How to Appeal an SSDI Denial in Chicago
If your claim for Social Security Disability Insurance (SSDI) benefits is denied, you can initiate the appeals process and have the SSDI denial decision overturned by giving accurate and complete information, following the Social Security Administration’s guidelines, and meeting all the set deadlines. There are four levels of the appeals process: reconsideration, a hearing in front of an administrative law judge (ALJ), a review by the Appeals Council (AC), and filing a federal lawsuit. Most SSDI recipients win disability benefits at some stage of the appeals process. Keep reading to learn more about navigating the process successfully in Chicago.
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SSDI Benefits for Illinois Residents
SSDI is a program that pays disability benefits to people who’ve built up sufficient work credits by paying taxes into the Social Security system, but can’t work because of a medical condition that’s expected to last 12 or more months or lead to death. The SSA administers this disability benefits program.
Can you get disability after a workers’ comp settlement? You can still be eligible for SSDI disability benefits even if you receive workers’ comp payments, but your SSDI payments may be reduced.
The Illinois Bureau of Disability Determination Services makes initial determinations about the eligibility of applicants for SSDI benefits in Illinois according to the SSA rules and regulations. According to the 2022 Annual Report on the SSDI Program, there are 261,648 SSDI beneficiaries aged 18 to 64 in Illinois, representing 3.4% of the total resident population aged 18 to 64.
Rate of Initial Denials in Illinois
The initial disability claim approval rate is only around 40% in Illinois. About 60% of initial disability applications are denied in Illinois. These statistics shouldn’t discourage you from applying for disability benefits. However, they should show you the importance of not taking chances with your claim and taking a proactive approach to win at the initial or appeal levels.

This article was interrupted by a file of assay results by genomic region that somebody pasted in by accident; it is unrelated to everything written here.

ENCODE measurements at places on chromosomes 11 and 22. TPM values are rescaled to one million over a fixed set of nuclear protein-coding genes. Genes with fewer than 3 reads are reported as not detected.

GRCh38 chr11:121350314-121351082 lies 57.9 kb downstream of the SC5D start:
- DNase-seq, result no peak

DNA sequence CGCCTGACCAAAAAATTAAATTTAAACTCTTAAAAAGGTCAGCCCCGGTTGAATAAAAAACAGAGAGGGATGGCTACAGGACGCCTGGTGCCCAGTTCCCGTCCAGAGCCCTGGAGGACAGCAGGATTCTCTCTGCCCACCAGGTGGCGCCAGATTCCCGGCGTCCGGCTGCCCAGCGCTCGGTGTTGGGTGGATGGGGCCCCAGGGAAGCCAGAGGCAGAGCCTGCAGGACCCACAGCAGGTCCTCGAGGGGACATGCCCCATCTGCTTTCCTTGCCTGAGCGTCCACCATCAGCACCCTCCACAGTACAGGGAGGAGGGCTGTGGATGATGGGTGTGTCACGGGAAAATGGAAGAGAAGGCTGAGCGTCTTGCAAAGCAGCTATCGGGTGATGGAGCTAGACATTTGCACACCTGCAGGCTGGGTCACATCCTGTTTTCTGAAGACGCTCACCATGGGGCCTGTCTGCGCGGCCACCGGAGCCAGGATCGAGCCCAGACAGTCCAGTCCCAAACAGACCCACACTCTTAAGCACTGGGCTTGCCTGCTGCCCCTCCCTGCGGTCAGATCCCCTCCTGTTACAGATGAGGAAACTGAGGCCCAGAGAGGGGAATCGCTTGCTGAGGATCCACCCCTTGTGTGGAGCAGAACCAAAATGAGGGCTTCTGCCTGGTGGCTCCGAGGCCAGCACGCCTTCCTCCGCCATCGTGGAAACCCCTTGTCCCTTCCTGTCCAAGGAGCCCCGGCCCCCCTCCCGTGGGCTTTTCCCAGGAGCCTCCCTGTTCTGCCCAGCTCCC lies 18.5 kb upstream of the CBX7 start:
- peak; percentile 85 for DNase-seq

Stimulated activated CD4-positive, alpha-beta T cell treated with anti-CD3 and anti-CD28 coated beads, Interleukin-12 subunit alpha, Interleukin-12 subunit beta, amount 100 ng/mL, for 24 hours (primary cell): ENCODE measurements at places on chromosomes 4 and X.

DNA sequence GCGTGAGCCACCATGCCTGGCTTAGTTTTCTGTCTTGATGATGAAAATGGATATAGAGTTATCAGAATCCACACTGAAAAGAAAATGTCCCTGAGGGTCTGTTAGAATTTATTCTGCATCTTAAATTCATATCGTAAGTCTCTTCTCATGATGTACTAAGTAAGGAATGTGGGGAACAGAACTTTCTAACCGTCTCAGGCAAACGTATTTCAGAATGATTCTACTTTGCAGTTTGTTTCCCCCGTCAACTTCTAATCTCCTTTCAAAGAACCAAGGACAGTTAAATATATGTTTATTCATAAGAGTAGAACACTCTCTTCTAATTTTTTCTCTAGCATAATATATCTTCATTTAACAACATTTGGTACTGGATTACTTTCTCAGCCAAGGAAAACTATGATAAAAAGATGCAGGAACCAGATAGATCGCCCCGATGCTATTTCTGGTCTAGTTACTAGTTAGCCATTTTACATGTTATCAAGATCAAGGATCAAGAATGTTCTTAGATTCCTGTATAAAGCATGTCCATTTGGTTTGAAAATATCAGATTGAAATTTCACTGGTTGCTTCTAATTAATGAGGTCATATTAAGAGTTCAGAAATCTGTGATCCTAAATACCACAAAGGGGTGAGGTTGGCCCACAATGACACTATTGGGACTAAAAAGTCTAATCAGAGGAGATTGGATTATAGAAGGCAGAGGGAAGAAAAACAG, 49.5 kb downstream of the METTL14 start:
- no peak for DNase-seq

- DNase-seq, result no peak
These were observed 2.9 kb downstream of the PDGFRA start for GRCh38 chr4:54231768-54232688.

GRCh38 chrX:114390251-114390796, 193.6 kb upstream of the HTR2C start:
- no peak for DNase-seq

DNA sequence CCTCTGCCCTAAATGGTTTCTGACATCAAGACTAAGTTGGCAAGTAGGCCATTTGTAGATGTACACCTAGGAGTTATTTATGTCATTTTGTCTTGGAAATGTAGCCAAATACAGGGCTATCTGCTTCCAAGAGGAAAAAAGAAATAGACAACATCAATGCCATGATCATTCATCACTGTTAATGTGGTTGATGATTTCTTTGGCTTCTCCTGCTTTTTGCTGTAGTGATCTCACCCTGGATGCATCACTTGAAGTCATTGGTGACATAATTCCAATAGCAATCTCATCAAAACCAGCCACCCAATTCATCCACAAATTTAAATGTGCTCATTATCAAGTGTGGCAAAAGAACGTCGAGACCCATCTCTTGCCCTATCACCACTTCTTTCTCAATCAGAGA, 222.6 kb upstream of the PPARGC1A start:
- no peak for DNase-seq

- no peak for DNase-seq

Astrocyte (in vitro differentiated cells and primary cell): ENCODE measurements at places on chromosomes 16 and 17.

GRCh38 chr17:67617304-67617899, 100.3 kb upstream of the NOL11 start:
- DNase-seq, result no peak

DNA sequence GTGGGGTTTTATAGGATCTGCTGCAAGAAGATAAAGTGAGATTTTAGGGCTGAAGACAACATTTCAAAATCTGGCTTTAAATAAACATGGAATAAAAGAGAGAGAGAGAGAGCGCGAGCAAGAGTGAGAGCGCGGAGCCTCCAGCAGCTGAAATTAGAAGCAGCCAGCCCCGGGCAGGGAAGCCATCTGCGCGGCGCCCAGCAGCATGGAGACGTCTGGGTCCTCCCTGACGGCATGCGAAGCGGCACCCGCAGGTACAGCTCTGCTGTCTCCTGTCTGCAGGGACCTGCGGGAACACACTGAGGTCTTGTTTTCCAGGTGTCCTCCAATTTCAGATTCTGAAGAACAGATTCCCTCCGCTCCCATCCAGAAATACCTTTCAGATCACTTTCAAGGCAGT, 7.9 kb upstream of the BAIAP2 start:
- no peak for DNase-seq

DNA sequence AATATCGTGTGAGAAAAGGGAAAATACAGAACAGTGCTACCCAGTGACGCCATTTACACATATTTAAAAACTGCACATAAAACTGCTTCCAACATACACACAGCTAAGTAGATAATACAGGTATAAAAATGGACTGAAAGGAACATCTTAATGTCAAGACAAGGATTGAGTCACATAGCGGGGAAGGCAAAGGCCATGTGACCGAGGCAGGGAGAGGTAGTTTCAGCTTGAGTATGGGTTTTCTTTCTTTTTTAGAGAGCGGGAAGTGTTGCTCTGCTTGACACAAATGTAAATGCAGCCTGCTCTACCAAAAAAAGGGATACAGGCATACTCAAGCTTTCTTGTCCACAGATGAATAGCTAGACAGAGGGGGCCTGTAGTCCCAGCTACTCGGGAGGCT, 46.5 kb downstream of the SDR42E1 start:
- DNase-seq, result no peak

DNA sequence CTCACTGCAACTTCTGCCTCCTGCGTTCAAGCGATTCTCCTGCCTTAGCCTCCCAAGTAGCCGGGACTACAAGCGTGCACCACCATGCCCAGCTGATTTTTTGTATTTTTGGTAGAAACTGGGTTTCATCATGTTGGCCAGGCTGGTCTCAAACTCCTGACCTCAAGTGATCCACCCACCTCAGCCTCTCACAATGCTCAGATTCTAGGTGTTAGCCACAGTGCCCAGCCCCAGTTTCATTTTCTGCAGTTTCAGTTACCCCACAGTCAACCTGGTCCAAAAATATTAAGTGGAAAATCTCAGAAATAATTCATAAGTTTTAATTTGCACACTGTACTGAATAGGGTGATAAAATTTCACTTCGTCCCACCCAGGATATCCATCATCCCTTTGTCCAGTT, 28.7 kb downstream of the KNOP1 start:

Common Reasons for Denials
SSDI claims are denied for several reasons. Identifying the reasons the SSA presents for denying your claim is a critical step to correcting and supplementing your application.
The common reasons SSDI applications are denied include:
- Lack of sufficient medical information
- The applicant works and earns too much
- The medical condition doesn’t meet the agency’s requirement for disability
- Insufficient work credits
- Failure to respond to the agency’s request for additional information
- Failure to follow a treatment plan
Steps to Take If You Receive a Denial Notice in Chicago
After receiving a denial notice, the best option is often to appeal the denial rather than file a new SSDI claim. When you appeal the denial, you’ll get a larger amount of back pay if you’re approved for disability benefits. Back pay calculations are usually based on your original application date. If you appeal the denial and eventually win disability benefits, you’ll receive back pay according to the application date, along with your first SSDI benefits check.
Understanding how to go about the appeal process will increase your chances of finally winning disability benefits.
Seek Legal Assistance From an SSDI Attorney
When your SSDI claim is denied, a Social Security disability attorney is a vital asset in appealing the SSDI denial. Objectivity and legal understanding when seeking an appeal are essential. Without professional assistance, the mistakes made during the initial disability application could carry on to the appeals process.
Social Security disability lawyers know how the appeal system works and its written and unwritten rules thanks to their legal knowledge and experience handling similar disability denial cases. They understand why people get denied and can guide them on how to appeal disability claims.
Your Social Security disability lawyer will review your original disability claim to establish what wasn’t done correctly. Your lawyer will help you understand why the application was denied and identify and collect additional evidence that could strengthen your case in subsequent appeals. He or she will ensure you fill out the necessary paperwork properly.
Your SSDI lawyer will coach you on the questions you’ll likely be asked at a hearing and how to give an effective testimony. Your lawyer will represent you in court and ensure your case is properly prepared and presented.
One worry that claimants may have is the cost they’ll need to incur to hire a lawyer for Social Security disability. Fortunately, these lawyers usually work on a contingency basis. They only charge you when you’re ultimately approved. What’s more, even after your approval for SSDI, their charges are capped by federal law.